Early on in any race plan it is good to remember the #1 training principle of: Stress + Recovery = Adaptation. We get better at running by applying a stress to our body, which then reacts with fatigue before eventually making us stronger to prepare for another future stress. The biggest adaptations are a stronger heart to pump more blood with each beat. The blood (rich with oxygen and fuel) can travel through an increased network of blood capillaries, and eventually arrive to bigger and more dense groups of mitochondria, the energy production plants in our muscles. Our body's musculoskeletal system also becomes more durable and efficient at running.
It is important to note that the adaptation occurs during the recovery process. So a stress is any run, skip, jump throw, lift etc that we do in training. After we get tired, we should recover with light exercise, rest, sleep, hydration, food, stretching, foam roll, etc to reap the benefits of the exercises we do.
The most effective way to train is to do appropriate levels of exercise, with sufficient recovery, and to do that consistently without interruption. Training errors occur when exercise intensity or volume is too much or too soon, causing too much fatigue or even sickness/injury. On the flip side, exercise intensity or volume could be too little or not often enough to improve. At the beginning stage of this training cycle, it is better to play it more conservative to not have any true setbacks, especially if you're coming into with less fitness than you had hoped. Consistent long runs that are just a few miles less than "ideal" are infinitely more valuable than a few weeks of longer ones followed by missing time with an injury. Our training plan is a framework in which you should run given the fitness you have and the miles you can do now. After a few more weeks, it is easier and safer to make bigger jumps in intensity or volume. So be patient, listen to your body, train smart, and communicate with the coaching staff!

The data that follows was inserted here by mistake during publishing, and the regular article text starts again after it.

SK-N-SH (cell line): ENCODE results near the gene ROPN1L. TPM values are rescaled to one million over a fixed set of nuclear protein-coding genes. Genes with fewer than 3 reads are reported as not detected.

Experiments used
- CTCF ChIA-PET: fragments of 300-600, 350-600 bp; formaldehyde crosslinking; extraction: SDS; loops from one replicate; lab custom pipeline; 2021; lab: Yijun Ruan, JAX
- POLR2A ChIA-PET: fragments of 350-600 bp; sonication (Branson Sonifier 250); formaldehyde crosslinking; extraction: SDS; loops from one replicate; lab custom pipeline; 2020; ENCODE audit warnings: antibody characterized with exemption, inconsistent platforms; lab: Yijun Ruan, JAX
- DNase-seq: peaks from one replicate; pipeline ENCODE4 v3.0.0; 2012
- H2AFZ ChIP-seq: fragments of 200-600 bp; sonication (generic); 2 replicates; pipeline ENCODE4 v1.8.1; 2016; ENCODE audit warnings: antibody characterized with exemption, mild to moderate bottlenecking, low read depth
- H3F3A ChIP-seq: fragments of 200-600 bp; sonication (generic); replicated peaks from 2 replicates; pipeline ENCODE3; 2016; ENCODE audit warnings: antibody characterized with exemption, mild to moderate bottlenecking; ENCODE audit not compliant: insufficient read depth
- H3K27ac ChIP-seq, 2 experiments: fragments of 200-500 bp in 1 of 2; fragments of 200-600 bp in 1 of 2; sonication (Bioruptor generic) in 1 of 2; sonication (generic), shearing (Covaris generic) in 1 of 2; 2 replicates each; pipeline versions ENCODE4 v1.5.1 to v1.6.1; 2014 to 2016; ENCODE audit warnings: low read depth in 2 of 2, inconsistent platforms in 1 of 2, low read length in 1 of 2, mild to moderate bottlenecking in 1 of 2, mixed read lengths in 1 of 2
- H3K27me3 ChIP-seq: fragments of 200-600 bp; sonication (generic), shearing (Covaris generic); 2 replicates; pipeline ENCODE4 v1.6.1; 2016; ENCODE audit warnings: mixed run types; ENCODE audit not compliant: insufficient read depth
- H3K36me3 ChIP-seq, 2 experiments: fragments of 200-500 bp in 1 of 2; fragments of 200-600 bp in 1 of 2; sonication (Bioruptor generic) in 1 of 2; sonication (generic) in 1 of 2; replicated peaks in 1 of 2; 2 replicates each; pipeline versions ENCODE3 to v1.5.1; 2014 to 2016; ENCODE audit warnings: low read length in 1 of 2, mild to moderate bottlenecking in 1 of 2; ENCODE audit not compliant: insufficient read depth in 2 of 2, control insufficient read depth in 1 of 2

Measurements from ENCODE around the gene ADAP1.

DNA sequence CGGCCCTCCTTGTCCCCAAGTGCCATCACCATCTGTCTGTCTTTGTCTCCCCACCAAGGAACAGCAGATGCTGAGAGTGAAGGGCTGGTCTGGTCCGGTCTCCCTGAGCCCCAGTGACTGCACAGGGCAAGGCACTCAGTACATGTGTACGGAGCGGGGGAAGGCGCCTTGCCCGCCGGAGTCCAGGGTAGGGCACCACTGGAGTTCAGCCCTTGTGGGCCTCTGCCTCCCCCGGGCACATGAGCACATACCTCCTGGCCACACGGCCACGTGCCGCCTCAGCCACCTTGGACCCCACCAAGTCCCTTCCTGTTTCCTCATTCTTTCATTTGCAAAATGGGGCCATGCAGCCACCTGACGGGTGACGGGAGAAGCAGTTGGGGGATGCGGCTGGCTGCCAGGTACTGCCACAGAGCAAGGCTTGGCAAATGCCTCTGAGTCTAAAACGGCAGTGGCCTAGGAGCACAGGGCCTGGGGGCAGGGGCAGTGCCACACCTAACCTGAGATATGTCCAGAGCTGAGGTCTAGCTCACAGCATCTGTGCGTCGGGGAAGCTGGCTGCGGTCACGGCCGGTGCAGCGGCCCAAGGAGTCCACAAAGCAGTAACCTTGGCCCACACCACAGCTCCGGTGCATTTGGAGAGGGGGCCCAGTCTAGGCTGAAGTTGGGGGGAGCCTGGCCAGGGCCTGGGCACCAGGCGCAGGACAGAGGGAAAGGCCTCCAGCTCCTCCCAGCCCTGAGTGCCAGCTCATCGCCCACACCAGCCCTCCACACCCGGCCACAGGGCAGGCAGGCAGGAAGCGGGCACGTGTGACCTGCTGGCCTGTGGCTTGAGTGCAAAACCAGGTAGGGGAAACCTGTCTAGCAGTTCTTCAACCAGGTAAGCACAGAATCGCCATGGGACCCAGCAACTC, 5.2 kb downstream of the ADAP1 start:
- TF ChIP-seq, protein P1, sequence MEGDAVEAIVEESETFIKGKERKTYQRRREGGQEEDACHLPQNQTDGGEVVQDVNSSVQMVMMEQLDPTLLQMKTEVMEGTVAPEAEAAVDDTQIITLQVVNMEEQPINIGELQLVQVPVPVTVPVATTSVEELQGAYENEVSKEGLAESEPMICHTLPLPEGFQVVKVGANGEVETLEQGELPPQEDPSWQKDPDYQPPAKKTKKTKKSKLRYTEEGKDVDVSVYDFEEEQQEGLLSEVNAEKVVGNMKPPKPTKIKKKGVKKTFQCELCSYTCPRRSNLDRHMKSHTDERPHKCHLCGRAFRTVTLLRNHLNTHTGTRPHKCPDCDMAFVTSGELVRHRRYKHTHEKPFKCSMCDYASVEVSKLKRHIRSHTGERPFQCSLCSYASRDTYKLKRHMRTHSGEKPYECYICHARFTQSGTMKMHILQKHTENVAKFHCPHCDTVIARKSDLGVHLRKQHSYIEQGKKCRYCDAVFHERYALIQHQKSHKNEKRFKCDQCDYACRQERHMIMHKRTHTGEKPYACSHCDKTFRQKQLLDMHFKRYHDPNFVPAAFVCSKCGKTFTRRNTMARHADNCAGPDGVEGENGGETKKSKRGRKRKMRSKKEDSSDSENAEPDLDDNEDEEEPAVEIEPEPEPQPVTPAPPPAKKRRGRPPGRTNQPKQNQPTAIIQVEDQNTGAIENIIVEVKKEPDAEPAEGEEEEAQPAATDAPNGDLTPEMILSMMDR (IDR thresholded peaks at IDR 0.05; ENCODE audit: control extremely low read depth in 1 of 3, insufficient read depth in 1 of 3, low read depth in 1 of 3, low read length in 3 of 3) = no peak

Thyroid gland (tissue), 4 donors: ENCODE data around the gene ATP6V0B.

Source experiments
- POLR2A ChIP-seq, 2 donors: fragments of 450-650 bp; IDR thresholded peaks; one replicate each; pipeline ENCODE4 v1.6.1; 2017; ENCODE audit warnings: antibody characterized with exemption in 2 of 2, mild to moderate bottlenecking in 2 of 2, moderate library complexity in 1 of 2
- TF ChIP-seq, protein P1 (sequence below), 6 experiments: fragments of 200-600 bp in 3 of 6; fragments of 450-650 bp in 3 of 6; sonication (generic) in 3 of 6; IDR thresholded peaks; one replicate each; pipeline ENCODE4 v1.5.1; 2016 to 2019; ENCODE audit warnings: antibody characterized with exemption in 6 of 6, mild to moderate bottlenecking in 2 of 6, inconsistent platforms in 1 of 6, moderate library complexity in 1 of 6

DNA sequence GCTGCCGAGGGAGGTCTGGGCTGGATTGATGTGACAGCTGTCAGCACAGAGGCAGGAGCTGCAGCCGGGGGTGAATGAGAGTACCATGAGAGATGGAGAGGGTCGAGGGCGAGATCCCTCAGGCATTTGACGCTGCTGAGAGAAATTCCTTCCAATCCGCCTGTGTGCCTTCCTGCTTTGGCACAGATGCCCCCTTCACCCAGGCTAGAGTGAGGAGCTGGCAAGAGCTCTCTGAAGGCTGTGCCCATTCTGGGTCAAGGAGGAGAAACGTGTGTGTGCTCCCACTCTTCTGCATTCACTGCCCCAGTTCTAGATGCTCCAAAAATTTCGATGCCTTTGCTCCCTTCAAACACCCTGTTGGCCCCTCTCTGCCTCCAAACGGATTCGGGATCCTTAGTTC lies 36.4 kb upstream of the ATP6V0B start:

Here is a cool graphic to illustrate the balance of good and bad stress in training and effective recovery methods https://drive.google.com/file/d/0B-TyftWXTs3QUUlQZzNtWk9TeUk/view?usp=sharing
and this a more detailed article on the topic as well: https://docs.google.com/document/d/1zFopZePBtABxBqYWK4CbLKyRxv9u4CmylPgSWhqrh9o/pub
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